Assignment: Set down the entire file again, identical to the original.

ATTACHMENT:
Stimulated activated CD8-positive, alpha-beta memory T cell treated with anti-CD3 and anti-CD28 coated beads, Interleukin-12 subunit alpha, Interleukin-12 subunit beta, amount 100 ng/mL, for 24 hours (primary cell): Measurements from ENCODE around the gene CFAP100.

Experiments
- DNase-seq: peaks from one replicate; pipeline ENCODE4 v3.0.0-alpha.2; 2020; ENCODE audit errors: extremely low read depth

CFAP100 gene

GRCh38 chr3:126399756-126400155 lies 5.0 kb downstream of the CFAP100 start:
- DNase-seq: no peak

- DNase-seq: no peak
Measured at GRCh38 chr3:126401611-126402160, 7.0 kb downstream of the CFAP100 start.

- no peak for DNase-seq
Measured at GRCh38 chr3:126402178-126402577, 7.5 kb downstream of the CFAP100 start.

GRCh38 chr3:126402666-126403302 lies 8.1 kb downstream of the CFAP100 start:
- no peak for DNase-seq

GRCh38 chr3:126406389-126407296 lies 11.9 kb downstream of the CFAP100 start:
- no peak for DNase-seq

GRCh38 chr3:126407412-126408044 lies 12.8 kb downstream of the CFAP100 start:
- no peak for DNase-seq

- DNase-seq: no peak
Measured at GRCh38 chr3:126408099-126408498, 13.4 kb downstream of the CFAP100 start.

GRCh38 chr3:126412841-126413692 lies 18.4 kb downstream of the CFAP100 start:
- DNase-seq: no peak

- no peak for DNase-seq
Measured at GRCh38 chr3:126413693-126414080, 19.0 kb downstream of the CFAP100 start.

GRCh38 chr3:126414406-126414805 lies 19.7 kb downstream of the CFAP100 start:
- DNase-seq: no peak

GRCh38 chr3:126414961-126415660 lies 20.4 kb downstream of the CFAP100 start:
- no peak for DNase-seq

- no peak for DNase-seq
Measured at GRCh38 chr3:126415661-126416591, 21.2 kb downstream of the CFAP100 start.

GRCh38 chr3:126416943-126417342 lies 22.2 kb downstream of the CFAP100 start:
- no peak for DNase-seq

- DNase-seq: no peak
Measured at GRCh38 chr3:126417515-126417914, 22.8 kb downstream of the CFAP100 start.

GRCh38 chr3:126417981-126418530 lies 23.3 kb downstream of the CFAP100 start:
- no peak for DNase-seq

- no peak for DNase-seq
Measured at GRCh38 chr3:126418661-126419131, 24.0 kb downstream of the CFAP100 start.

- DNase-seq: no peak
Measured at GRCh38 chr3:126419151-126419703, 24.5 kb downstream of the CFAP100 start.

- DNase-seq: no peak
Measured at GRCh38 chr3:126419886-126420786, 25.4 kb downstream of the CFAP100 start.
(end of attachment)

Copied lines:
Stimulated activated CD8-positive, alpha-beta memory T cell treated with anti-CD3 and anti-CD28 coated beads, Interleukin-12 subunit alpha, Interleukin-12 subunit beta, amount 100 ng/mL, for 24 hours (primary cell): Measurements from ENCODE around the gene CFAP100.

Experiments
- DNase-seq: peaks from one replicate; pipeline ENCODE4 v3.0.0-alpha.2; 2020; ENCODE audit errors: extremely low read depth

CFAP100 gene

GRCh38 chr3:126399756-126400155 lies 5.0 kb downstream of the CFAP100 start:
- DNase-seq: no peak

- DNase-seq: no peak
Measured at GRCh38 chr3:126401611-126402160, 7.0 kb downstream of the CFAP100 start.

- no peak for DNase-seq
Measured at GRCh38 chr3:126402178-126402577, 7.5 kb downstream of the CFAP100 start.

GRCh38 chr3:126402666-126403302 lies 8.1 kb downstream of the CFAP100 start:
- no peak for DNase-seq

GRCh38 chr3:126406389-126407296 lies 11.9 kb downstream of the CFAP100 start:
- no peak for DNase-seq

GRCh38 chr3:126407412-126408044 lies 12.8 kb downstream of the CFAP100 start:
- no peak for DNase-seq

- DNase-seq: no peak
Measured at GRCh38 chr3:126408099-126408498, 13.4 kb downstream of the CFAP100 start.

GRCh38 chr3:126412841-126413692 lies 18.4 kb downstream of the CFAP100 start:
- DNase-seq: no peak

- no peak for DNase-seq
Measured at GRCh38 chr3:126413693-126414080, 19.0 kb downstream of the CFAP100 start.

GRCh38 chr3:126414406-126414805 lies 19.7 kb downstream of the CFAP100 start:
- DNase-seq: no peak

GRCh38 chr3:126414961-126415660 lies 20.4 kb downstream of the CFAP100 start:
- no peak for DNase-seq

- no peak for DNase-seq
Measured at GRCh38 chr3:126415661-126416591, 21.2 kb downstream of the CFAP100 start.

GRCh38 chr3:126416943-126417342 lies 22.2 kb downstream of the CFAP100 start:
- no peak for DNase-seq

- DNase-seq: no peak
Measured at GRCh38 chr3:126417515-126417914, 22.8 kb downstream of the CFAP100 start.

GRCh38 chr3:126417981-126418530 lies 23.3 kb downstream of the CFAP100 start:
- no peak for DNase-seq

- no peak for DNase-seq
Measured at GRCh38 chr3:126418661-126419131, 24.0 kb downstream of the CFAP100 start.

- DNase-seq: no peak
Measured at GRCh38 chr3:126419151-126419703, 24.5 kb downstream of the CFAP100 start.

- DNase-seq: no peak
Measured at GRCh38 chr3:126419886-126420786, 25.4 kb downstream of the CFAP100 start.